Those who doubt a future resurrection body should consider the power of God. The God who makes plants from seeds and has created a world with such a dazzling array of variety in bodies, from humans to animals, fish and birds, certainly has the ability to raise the dead. Since he has created both earthly and heavenly bodies (the sun, moon and stars), there is no reason to doubt a future resurrection body. Perhaps some doubted the resurrection because of the corruption and weakness of human bodies in the present age, but there is also discontinuity between present and future bodies. The body that is raised will be imperishable, full of splendour and power, and animated by the Holy Spirit. The resurrection body is physical but incorruptible and imperishable. Corruptible flesh and blood cannot enter the kingdom. When Jesus returns, the believing dead will be raised with imperishable and immortal bodies, and the believing living will be instantaneously transformed and given imperishable and immortal bodies as well. Final victory over sin and death will be realized. Such hope should motivate believers to endurance, perseverance and labour in the present age, for they know that their work makes a difference and has eternal consequences.
Because this is the glorious hope in front of the Christian, Paul urges the Corinthians (with a particularly warm form of address, my beloved brethren) to be steady and unshakeable in pressing on with the Lord. There can be little doubt that ‘the hope of glory’ is the strongest incentive for abounding in the work of the Lord, especially when the going is tough or simply unexciting. One of the inevitable and common results of a false triumphalism—as distinct from authentic victory in Christ in all circumstances—is later disillusionment, and even disappearance from Christian fellowship.
In the instant mood of modern society there are many switched-off Christians who, having been led to believe that complete victory in Christ was to be expected now rather than later, have an inbuilt cynicism towards any authentic experience of the risen Christ. We need a sober realism (as Jesus himself provides in the parable of the sower), imbued with a fervent hope in resurrection. Such a combination will tackle the Lord’s work with unswerving dedication, recognizing that it involves real labour, or toil (kopos): the word talks of ‘the fatigue involved in hard work’. Modern Christians need that kind of ‘stick-ability’ and Paul states the incentive with typical understatement: in the Lord your labour is not in vain.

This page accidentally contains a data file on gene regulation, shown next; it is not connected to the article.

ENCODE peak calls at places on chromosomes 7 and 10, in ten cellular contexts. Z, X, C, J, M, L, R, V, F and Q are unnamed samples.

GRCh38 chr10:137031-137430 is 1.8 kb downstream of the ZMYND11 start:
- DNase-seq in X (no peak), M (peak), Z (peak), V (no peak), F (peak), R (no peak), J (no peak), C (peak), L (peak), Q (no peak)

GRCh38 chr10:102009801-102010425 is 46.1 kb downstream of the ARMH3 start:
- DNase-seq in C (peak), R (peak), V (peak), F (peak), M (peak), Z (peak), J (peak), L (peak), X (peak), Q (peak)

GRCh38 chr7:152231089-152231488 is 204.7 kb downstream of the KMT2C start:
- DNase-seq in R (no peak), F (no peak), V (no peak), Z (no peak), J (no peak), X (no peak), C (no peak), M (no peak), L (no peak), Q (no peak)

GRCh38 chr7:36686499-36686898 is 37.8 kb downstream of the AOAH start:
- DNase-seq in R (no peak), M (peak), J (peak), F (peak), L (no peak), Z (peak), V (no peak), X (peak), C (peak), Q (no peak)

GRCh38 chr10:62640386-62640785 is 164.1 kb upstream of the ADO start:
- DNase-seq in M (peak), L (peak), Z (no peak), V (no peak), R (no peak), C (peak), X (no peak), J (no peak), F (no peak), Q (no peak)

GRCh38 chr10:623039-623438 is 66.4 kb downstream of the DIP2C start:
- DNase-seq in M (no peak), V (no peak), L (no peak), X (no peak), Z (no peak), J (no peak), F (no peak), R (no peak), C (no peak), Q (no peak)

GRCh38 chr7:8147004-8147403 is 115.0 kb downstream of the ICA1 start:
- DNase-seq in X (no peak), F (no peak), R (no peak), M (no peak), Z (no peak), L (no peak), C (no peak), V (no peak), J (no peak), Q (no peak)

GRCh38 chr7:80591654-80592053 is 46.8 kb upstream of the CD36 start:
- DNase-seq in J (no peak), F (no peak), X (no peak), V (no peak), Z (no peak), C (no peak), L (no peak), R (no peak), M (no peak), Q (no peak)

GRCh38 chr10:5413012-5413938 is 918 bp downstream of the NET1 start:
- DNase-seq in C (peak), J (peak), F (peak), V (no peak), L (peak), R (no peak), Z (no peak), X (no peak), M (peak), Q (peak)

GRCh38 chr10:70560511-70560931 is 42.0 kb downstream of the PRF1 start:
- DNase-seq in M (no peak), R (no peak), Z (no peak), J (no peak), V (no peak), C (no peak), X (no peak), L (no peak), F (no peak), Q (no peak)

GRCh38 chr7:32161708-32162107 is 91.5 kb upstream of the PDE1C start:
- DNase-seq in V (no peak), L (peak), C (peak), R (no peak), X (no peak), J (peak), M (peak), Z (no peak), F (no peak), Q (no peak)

This final clause is, in fact, a summary of the whole chapter and contains two specific phrases which recall key arguments concerning resurrection: in vain and in the Lord. If resurrection is ruled out of court altogether, Christian preaching and even faith in Christ are in vain, i.e. empty (15:14). But if resurrection is real and certain, the whole of a Christian’s life and work are full of purpose and hope. The other phrase, in the Lord, recapitulates the major theme of this chapter: those who are in Christ will be resurrected in the same way and with the same body as Christ himself was raised from the dead. Indeed, the Greek text ends with the phrase in the Lord, thus adding even further emphasis to the significance of being in Christ.
- So then, my dear brothers, be steadfast, immovable, always abounding in the work of the Lord, knowing that your labor is not in vain in the Lord.
The exhortation has little to do with the immediately preceding verses on the victory the believers share with Jesus Christ. It is an entreaty that arises from the entire chapter if not the whole epistle. The last instructions and final greetings aside, Paul has come to the end of his epistle and now admonishes his readers to do the work of the Lord.